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instructed eye, and give it thrills of strong emotion, like those which we receive from the athletes or the gods of Michael Angelo. The lines of force are drawn in the granite and the sandstone differently, and hence an endless variety of delights corresponding to the infinite variety of the disposition of its rock-forces by Nature. We do not only understand better what is before us; we enjoy it more. We are not attenuating it to an aspect, or inobservant of its individuality; we are, on the contrary, penetrating to the centre of that individuality. It is generally not until the dominant lines of force are clearly perceived that we can group in just proportions the minor details which investigation presents to our notice.

One who stands in the Sistine Chapel at Rome, and looks up to its ceiling, must in due time become aware of his own spirit as if it were some over-burdened caryatid, sustaining the weight of the thought of Michael Angelo. The first effort and it is no trivial effortmust be to raise oneself to the height of the great argument. Merely to conceive prophet, or sibyl, primitive man or the awful demiurge, as placed before one's eyes, is an exercise which demands concentration of self, and abandonment of the world, -an exercise which strains and exhausts the imagination. To ascend from this to a comprehension of the total product, to feel the stupendous life which animates not alone each single figure, rapt or brooding, but which circles through them all, which plays from each to the other, and forms the one vital soul that lies behind this manifold creation-to achieve this is something rarer and more difficult. But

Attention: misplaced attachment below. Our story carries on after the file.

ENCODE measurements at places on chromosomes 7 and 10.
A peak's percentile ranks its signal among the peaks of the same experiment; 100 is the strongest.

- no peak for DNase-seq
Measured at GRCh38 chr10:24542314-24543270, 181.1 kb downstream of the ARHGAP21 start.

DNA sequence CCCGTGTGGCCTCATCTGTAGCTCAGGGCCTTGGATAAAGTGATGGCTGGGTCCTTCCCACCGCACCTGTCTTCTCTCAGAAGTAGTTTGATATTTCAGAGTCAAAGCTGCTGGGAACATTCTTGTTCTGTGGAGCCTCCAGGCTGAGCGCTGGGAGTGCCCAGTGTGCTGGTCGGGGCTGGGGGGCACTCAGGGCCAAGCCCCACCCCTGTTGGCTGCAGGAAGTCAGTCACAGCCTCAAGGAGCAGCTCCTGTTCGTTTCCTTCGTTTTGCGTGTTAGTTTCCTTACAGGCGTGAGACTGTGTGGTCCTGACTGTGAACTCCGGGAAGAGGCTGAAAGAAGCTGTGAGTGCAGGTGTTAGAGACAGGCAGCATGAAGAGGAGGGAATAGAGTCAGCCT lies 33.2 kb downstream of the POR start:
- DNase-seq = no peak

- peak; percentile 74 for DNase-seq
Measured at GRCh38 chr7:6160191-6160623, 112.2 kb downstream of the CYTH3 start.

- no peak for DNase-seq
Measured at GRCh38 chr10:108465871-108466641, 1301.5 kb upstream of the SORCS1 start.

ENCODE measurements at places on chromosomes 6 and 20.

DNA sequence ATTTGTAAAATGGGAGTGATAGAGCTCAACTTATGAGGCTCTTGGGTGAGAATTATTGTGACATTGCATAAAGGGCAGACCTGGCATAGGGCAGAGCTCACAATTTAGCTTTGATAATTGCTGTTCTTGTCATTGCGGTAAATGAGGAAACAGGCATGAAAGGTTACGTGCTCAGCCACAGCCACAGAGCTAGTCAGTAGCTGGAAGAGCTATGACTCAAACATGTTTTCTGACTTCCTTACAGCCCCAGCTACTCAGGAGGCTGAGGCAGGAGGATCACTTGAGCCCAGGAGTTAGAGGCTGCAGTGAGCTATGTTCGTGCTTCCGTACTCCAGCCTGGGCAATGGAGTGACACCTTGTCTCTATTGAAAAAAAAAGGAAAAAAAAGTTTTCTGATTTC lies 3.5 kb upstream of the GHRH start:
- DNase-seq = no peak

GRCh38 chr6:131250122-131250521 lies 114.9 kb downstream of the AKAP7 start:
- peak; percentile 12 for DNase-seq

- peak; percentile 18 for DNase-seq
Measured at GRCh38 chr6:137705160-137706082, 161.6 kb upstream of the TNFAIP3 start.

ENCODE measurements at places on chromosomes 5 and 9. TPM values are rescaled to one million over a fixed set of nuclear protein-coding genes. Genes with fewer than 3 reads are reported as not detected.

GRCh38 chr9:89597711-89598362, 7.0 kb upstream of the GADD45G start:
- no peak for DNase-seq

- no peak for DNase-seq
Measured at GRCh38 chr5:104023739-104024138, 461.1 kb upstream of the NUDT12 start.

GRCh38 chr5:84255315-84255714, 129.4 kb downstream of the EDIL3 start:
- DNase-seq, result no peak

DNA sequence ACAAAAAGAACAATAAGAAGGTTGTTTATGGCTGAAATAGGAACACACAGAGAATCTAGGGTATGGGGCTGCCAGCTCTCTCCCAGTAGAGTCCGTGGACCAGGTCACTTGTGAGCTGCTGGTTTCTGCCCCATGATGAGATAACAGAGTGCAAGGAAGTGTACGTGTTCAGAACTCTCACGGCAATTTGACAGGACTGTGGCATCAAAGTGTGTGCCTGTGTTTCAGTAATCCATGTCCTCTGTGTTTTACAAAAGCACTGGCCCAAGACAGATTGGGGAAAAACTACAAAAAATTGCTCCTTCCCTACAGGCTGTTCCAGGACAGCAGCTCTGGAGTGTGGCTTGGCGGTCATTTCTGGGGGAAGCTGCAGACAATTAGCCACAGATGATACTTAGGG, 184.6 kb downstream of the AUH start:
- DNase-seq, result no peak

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there is yet a higher ascension possible. These vast creations, and much beside these, St Peter's at Rome, the David at Florence, the Slaves of the Louvre, the Last Judgment, the Moses, the Tombs of the Medici, the Poems for Vittoria Colonna, all these are less than Michael Angelo. These were the projections of a single mind. There is something higher and more wonderful than St Peter's, or the Last Judgment-namely, the mind which flung these creations into the world. And yet, it is when we make the effort which demands our most concentrated and most sustained energy, it is when we strive to come into presence of the living mind of the creator, that the sense of struggle and effort is relieved. We are no longer surrounded by a mere world of thoughts and imaginations which, in an almost selfish way, we labour to appropriate and possess. We are in company with a man; and a sense of real human sympathy and fellowship rises within us. Virtue goes out of him. We are conscious of his strength communicating itself to us. We may not overmaster him, and pluck out the heart of his mystery; yet it is good to remain in his companionship. There is something in this invigorating struggle with a nature greater than one's own which unavoidably puts on in one's imagination, the shape of the Hebrew story of Peniel. We wrestle with an unknown man until the breaking of the day. We "Tell me, say, I pray thee, thy name?" and he will not tell it. But though we cannot compel him to reveal his secret, we wrestle with him still. We say, "I will not let thee go, except thou bless me." And the blessing is obtained.